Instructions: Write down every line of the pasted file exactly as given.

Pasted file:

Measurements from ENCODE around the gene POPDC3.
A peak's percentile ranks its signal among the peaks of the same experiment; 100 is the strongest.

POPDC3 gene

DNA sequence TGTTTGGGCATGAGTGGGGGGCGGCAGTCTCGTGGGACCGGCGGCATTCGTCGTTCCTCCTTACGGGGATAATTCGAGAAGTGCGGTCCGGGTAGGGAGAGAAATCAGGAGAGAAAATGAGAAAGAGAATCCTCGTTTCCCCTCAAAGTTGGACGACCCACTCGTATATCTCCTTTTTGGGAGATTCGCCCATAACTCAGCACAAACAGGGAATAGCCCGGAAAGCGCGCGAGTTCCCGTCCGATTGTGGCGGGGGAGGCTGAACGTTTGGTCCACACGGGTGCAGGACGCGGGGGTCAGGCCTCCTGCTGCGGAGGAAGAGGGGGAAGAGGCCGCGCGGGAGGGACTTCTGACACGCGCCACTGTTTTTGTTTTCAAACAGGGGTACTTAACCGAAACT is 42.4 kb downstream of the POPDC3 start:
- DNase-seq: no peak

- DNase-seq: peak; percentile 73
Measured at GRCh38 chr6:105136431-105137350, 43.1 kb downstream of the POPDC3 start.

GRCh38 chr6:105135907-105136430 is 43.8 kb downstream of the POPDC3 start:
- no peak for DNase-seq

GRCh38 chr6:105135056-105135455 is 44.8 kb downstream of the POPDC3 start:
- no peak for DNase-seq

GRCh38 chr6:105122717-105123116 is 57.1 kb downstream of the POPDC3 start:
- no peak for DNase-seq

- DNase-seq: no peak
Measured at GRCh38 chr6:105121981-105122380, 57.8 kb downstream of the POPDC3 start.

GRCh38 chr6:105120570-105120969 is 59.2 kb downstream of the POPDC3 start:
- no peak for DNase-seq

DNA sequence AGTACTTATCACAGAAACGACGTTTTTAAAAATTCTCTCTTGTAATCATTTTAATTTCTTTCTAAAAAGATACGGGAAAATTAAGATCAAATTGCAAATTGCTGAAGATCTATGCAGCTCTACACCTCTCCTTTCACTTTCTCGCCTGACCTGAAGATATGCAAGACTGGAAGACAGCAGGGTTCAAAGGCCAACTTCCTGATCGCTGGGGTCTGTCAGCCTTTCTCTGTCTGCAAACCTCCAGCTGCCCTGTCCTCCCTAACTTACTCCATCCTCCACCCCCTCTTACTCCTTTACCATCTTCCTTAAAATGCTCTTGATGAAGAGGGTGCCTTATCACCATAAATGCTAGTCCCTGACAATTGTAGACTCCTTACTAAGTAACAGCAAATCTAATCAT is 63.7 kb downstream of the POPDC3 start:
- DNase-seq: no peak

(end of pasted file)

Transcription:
Measurements from ENCODE around the gene POPDC3.
A peak's percentile ranks its signal among the peaks of the same experiment; 100 is the strongest.

POPDC3 gene

DNA sequence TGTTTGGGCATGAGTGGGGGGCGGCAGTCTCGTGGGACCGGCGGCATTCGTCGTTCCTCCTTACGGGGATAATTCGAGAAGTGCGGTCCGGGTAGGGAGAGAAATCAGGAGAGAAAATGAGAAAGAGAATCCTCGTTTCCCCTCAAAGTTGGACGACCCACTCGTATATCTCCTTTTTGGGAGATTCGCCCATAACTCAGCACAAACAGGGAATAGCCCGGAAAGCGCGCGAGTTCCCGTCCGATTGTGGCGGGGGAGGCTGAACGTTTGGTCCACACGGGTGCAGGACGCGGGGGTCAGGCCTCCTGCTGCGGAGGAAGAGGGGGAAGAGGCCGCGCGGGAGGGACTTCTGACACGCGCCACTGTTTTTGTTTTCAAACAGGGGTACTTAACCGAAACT is 42.4 kb downstream of the POPDC3 start:
- DNase-seq: no peak

- DNase-seq: peak; percentile 73
Measured at GRCh38 chr6:105136431-105137350, 43.1 kb downstream of the POPDC3 start.

GRCh38 chr6:105135907-105136430 is 43.8 kb downstream of the POPDC3 start:
- no peak for DNase-seq

GRCh38 chr6:105135056-105135455 is 44.8 kb downstream of the POPDC3 start:
- no peak for DNase-seq

GRCh38 chr6:105122717-105123116 is 57.1 kb downstream of the POPDC3 start:
- no peak for DNase-seq

- DNase-seq: no peak
Measured at GRCh38 chr6:105121981-105122380, 57.8 kb downstream of the POPDC3 start.

GRCh38 chr6:105120570-105120969 is 59.2 kb downstream of the POPDC3 start:
- no peak for DNase-seq

DNA sequence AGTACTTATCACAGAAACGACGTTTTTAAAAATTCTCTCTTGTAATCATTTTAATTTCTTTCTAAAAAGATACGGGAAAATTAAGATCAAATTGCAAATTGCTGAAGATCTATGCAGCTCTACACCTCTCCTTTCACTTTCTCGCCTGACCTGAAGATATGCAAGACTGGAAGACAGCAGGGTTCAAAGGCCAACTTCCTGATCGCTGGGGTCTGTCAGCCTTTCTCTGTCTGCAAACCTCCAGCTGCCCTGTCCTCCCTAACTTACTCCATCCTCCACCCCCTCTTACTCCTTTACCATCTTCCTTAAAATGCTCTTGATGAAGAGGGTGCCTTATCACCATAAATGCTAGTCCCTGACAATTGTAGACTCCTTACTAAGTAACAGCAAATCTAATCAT is 63.7 kb downstream of the POPDC3 start:
- DNase-seq: no peak